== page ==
Delete this section if there is no common name.
Note any distinguishing features.
male volant and mesopterous, female brachypterous
The wings of this insect are small and black, more or less obscurely
spotted with white; the costal area is green, irregularly marked with
black, but with the base of a lighter colour, and the black markings
more distinct; the head, prothorax and legs are light pinkish brown,
the latter very much dentated; the mesothorax, tegmina, abdomen and
leaflets, are blackish green; the former has small black tubercles;
the abdomen is spotted with black at the tip of each segment, which is
also somewhat dilated, while the leaflets are rather long and dentated.
seems to resemble
eucalypt twigs or stems. Males are slender and fully winged. The females
are much larger and have very short tegmina and very dark brown or
blackish hind wings and very long cerci.
Note parental placement of eggs.
Note appearance of eggs.
Note any common variations.
Note if the species arborial or terrestrial.
Canopy, mid, under, etc.
Note typical vegetation, e.g.
tropical rainforest, temperate rainforest,
Ctenomorphodes tessulata is physically very similar, the best
differentiator is the shape of the eggs.
Note if this species has ever been reared.
Note any suggestions for successful rearing.
For a stick insect with body length 176mm, to keep 2 adult females,
you need a cage at least 800mm high, 350mm deep and 350mm wide.
in heath and woodland habitats from central New South Wales south
NE coastal, SE coastal, S Gulfs, QLD, NSW, VIC, SA
Balderson, J., Rentz,
D.C.F. and Roach, A.M.E. (1998).
Houston, W.K.K. & Wells, A. (1998) (eds)
Zoological Catalogue of Australia.
Archaeognatha, Zygentoma, Blattodea, Isoptera, Mantodea, Dermaptera,
Phasmatodea, Embioptera, Zoraptera.
Melbourne: CSIRO Publishing, Australia (ISBN 0643 06035 9).
pp. 347 - 376.
Brock, P.D. (1999).
Review, Zoological Catalogue of Australia.
Bulletin of the Amateur Entomological Society,
Campbell, K. G., Hadlington, P., 1967.
The biology of the three species of phasmatids which occur in
plague numbers in forests of south eastern Australia.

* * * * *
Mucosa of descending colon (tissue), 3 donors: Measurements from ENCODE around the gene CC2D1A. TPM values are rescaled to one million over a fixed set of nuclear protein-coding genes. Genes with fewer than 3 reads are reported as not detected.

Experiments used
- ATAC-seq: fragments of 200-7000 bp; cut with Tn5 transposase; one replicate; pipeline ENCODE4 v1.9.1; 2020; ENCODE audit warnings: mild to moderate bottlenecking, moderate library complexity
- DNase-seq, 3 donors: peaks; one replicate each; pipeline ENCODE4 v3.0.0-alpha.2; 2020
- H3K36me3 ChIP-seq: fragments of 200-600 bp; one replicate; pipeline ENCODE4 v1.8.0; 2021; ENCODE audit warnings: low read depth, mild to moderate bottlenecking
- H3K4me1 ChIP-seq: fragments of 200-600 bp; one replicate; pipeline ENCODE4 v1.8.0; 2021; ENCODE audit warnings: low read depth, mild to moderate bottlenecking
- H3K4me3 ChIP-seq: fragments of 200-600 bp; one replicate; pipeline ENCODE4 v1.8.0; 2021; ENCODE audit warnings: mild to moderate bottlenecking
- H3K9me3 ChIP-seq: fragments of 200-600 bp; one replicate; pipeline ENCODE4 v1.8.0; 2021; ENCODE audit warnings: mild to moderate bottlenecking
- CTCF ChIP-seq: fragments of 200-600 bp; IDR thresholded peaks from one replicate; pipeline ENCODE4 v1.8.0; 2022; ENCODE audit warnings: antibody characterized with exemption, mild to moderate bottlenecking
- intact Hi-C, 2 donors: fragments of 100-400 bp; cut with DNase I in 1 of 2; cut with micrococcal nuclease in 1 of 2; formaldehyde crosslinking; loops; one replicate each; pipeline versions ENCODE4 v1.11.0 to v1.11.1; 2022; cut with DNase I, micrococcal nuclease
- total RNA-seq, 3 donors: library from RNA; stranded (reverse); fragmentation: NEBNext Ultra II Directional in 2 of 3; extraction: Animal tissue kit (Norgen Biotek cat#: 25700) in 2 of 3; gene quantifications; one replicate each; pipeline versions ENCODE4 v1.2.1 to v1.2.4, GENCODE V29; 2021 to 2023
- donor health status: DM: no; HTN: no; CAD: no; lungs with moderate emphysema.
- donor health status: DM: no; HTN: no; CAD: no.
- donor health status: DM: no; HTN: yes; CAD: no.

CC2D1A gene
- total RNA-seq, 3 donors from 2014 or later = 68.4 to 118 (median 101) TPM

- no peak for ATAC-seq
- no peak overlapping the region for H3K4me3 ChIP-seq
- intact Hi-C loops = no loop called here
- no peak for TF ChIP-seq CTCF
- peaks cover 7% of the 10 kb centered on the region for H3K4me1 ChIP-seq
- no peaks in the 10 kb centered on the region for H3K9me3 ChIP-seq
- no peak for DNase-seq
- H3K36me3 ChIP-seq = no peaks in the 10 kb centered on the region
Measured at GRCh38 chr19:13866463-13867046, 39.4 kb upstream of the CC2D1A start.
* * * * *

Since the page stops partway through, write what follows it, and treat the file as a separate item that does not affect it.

Forestry Commission NSW Res. Note No. 20, 38 pp.
Clark, J.T. (1976).
The eggs of stick insects (Phasmida): a review with
descriptions of the eggs of eleven species.
Syst. Ent. 1: 95-105.
Hughes, L., 1996.
When an Insect is more like a Plant.
Nature Australia, 25(4): 30-38
Gray, G.R. (1833).
The Entomology of Australia in a Series of Monographs. Part 1.
The monograph of the genus Phasma.
London: Longman & Co. 28 pp. 8 pls
Gray, G.R. (1834).
Descriptions of several species of Australian Phasmata.
Transactions of the Royal Entomological Society of London,
i, 1 (November 7), pp. 45-46.
Gray, G.R. (1835).
‘Synopsis of the Species of Insects Belonging to
the Family of Phasmidae.’ 48pp.
(Longman, Rees, Orme, Brown, Green and Longman: London.)
Lea, A.M. (1902).
Notes on some remarkable Tasmanian invertebrates.
Pap. Proc. Royal Society of Tasmania, 1902: 81-82.
Readshaw, J. L. (1965).
A theory of Phasmatid outbreak release.
Australian Journal of Zoology, 13: 475-90
Rainbow, W.J. (1897).
Catalogue of the described Phasmidae of Australia.
Records of the Australian Museum, 3(2), 37-44.
[Note that he made a mistake re Extatosoma popa and E. tiaratum
Gurney, A.B. (1947).
Notes on some remarkable Australasian walkingsticks, including a
synopsis of the Genus Extatosoma (Orthoptera: Phasmatidae).
Annals of the Entomological Society of America. 40(3): 373-396.
Rentz, D.C.F (1996).
Phasmatodea: Leaf and Stick Insects,
Tepper, J.G.O. (1887).
Description of a supposed new species of Phasmidæ.
Transactions of the Royal Society of South Australia,
9 (1885-86): 112-113, pl. vi.
[Published March, 1887.]
[I already have the text of this one, but I need plate VI.]
Tepper, J.G.O. (1902).
List of the Described Genera and Species of the Australian and Polynesian
Transactions of the Royal Society of South Australia, 26: 278-287.
Vickery, V.R. (1983).
Catalogue of Australian stick insects (Phasmida,
Phasmatodea, Phasmatoptera, or Cheleutoptera). CSIRO
Australian Division of Entomology Technical Paper, No. 20, 15 pp.
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